I cannot agree with the Court’s much broader ruling that a suspect must clearly invoke his right to silence by speaking.
Charitably, she terms such nonsense "novel." Or perhaps she’s being apt, since a novel is where this sort of ludicrousity was born.
She also points out that not many suspects are going to be able to grasp that the Court has ruled that they must enter the theater of the absurd in order to protect their rights under the Fifth Amendment:
Advising a suspect that he has a "right to remain silent" is unlikely to convey that he must speak (and must do so in some particular fashion) to ensure the right will be protected.
Justice Sotomayor concludes succinctly:
Today’s decision turns Miranda upside down. Criminal suspects must now unambiguously invoke their right to remain silent—which, counterintuitively, requires them to speak. At the same time, suspects will be legally presumed to have waived their rights even if they have given no clear expression of their intent to do so. Those results, in my view, find no basis in Miranda or our subsequent cases and are inconsistent with the fair-trial principles on which those precedents are grounded. Today’s broad new rules are all the more unfortunate because they are unnecessary to the disposition of the case before us. I respectfully dissent.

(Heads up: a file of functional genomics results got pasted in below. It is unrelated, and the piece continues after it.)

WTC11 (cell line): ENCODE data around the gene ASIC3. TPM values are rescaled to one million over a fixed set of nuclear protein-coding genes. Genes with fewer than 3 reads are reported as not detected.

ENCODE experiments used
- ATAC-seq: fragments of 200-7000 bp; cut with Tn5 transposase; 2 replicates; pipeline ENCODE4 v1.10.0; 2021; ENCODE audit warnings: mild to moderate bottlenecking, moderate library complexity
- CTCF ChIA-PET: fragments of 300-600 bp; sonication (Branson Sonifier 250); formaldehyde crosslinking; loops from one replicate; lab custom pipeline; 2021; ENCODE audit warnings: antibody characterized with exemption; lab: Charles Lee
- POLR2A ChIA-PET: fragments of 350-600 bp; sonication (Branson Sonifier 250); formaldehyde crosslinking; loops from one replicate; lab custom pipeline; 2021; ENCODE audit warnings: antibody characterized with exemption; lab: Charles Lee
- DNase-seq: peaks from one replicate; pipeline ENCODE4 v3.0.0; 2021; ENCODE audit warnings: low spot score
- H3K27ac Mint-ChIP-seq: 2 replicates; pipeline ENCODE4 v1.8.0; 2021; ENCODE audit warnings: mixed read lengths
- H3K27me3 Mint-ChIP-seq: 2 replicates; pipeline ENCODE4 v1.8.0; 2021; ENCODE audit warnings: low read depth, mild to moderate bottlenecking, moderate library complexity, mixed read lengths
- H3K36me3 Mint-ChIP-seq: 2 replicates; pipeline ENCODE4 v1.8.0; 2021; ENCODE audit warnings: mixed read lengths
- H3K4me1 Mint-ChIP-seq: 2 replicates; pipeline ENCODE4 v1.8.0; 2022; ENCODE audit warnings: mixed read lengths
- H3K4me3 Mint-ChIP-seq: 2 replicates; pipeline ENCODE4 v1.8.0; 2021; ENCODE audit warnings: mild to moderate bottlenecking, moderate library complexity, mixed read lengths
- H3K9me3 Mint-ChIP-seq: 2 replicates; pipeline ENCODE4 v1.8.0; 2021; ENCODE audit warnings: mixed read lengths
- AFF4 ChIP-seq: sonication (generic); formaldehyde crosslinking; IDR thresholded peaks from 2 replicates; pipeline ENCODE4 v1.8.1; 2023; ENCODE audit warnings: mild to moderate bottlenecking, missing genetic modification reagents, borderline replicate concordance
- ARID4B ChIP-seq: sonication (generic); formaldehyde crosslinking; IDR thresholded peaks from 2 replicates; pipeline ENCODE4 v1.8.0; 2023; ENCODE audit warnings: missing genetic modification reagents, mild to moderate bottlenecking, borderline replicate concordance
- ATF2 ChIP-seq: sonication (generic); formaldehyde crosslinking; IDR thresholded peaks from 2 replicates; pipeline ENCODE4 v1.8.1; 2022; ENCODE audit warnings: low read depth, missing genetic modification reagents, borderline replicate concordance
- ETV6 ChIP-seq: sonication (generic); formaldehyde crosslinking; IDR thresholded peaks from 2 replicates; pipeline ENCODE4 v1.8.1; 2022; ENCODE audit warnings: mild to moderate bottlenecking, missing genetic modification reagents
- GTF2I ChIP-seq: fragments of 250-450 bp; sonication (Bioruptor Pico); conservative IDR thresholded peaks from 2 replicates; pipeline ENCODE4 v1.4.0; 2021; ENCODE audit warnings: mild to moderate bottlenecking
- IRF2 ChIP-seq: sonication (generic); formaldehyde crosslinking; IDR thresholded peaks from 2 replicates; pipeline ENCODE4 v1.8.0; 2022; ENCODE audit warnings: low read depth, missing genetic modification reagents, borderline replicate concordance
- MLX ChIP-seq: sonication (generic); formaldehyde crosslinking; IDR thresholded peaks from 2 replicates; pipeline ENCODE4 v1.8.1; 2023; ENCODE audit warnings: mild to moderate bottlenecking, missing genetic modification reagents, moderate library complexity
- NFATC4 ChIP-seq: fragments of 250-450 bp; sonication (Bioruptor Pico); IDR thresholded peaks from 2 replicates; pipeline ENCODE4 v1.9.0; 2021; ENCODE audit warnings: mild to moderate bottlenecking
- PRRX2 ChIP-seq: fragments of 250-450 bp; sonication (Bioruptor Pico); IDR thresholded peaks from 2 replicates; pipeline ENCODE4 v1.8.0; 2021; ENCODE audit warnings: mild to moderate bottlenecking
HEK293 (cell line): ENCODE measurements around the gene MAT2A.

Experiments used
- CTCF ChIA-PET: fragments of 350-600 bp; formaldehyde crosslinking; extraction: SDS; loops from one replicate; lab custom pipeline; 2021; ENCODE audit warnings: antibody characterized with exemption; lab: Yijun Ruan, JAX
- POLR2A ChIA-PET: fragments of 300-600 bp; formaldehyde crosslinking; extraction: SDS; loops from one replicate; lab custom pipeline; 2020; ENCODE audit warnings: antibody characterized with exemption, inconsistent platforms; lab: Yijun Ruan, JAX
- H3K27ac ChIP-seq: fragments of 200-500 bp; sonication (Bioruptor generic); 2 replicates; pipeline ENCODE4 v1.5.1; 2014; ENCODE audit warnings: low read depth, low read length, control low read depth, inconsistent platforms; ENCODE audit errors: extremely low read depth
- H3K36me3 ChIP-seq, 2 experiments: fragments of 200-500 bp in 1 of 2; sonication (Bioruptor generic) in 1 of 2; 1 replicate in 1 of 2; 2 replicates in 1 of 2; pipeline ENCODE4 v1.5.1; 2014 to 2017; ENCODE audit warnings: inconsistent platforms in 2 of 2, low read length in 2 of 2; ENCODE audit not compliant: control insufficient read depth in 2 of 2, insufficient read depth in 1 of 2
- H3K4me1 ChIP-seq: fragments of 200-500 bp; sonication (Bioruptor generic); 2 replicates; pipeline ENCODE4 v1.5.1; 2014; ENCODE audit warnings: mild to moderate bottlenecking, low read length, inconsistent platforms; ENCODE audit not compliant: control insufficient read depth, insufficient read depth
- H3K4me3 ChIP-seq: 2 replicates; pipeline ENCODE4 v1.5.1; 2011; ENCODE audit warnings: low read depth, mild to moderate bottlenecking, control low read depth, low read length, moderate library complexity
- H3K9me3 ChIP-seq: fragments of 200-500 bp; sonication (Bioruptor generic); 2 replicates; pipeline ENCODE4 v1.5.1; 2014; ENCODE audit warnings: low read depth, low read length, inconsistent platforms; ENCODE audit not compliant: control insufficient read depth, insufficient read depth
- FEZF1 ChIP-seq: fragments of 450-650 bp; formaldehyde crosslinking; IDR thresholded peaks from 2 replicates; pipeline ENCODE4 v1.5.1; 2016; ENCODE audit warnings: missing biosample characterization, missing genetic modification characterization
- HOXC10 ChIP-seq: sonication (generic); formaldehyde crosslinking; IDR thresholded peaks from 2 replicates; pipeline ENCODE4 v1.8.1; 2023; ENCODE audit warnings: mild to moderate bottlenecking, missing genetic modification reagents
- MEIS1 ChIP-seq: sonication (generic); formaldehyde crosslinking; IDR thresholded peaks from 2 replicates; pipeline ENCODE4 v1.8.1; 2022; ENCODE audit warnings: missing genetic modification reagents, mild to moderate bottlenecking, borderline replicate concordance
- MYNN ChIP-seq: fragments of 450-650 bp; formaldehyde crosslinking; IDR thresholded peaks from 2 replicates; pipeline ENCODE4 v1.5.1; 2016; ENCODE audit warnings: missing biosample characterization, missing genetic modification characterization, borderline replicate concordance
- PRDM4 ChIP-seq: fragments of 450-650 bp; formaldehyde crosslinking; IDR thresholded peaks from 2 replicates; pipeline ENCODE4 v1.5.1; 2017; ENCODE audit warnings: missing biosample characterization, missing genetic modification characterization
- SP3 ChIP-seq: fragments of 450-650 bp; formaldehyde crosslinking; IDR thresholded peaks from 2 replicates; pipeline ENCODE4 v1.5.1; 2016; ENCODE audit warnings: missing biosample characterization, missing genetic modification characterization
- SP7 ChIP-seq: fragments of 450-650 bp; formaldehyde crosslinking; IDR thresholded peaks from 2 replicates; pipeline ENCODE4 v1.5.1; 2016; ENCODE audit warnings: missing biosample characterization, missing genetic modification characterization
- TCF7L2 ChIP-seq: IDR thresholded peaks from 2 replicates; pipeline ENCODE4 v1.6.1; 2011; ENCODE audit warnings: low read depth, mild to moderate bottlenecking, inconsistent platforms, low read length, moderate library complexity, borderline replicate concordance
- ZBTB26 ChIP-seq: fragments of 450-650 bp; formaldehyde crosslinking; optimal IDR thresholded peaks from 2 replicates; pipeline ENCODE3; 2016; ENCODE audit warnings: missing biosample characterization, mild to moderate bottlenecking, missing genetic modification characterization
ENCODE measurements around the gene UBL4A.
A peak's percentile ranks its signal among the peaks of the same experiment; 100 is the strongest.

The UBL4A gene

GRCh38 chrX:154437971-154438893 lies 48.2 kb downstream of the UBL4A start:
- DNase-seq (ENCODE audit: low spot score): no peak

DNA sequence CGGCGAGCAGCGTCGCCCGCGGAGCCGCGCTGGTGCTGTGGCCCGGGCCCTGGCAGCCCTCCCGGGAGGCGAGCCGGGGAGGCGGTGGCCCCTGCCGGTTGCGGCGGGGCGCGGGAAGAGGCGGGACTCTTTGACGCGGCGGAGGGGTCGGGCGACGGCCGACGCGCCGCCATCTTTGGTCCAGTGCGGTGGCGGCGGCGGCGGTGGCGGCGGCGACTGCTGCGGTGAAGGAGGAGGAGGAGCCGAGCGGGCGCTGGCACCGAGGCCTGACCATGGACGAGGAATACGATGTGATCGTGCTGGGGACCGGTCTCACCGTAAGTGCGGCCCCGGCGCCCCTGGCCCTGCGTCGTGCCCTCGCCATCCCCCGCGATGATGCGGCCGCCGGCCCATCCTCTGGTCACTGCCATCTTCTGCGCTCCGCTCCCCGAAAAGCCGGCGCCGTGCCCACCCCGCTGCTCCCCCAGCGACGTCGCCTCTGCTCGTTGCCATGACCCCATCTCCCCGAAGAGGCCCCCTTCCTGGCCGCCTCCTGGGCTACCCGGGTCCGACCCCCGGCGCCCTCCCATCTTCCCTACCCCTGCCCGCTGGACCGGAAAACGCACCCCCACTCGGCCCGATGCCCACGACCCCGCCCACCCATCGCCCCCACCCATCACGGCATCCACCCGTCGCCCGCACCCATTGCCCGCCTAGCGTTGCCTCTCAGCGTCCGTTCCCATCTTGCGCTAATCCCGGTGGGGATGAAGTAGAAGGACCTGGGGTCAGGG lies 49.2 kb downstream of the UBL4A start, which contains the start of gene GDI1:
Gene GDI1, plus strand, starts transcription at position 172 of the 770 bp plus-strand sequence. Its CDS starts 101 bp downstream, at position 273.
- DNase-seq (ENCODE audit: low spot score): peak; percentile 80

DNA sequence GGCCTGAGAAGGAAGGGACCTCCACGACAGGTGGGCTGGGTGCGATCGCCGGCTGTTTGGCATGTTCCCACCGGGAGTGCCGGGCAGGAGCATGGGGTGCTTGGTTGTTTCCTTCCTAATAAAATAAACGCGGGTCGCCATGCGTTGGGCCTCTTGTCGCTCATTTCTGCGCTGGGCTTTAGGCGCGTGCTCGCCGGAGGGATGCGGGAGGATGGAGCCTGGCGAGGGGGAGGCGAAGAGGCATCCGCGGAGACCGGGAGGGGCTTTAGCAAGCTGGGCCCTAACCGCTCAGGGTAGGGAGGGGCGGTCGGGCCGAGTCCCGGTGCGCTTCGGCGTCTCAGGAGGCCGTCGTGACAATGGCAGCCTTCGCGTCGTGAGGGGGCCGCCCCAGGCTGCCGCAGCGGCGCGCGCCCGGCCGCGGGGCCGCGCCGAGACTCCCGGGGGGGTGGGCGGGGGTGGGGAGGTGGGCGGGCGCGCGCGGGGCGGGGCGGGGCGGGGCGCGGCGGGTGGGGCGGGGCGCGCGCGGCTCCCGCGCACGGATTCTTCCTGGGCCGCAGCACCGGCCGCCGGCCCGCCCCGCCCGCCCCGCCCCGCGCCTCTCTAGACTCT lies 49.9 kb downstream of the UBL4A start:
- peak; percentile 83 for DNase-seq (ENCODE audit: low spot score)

It will be good having this woman on the high court over the coming decades. She sees clearly, and writes well. For her, of course, it will be a supremely frustrating experience. For the foreseeable future, her workplace will be dominated by five men shuffling through the halls in clownshoes, scratching at their big red rubber noses as they rummage through absurdist texts seeking support for mad new rules of law, which they will then announce from the bench with cheery honks of the clown-horn. It won’t always be such. But it will be ugly, so long as it is.
(This piece, illustrated, originally available in red.)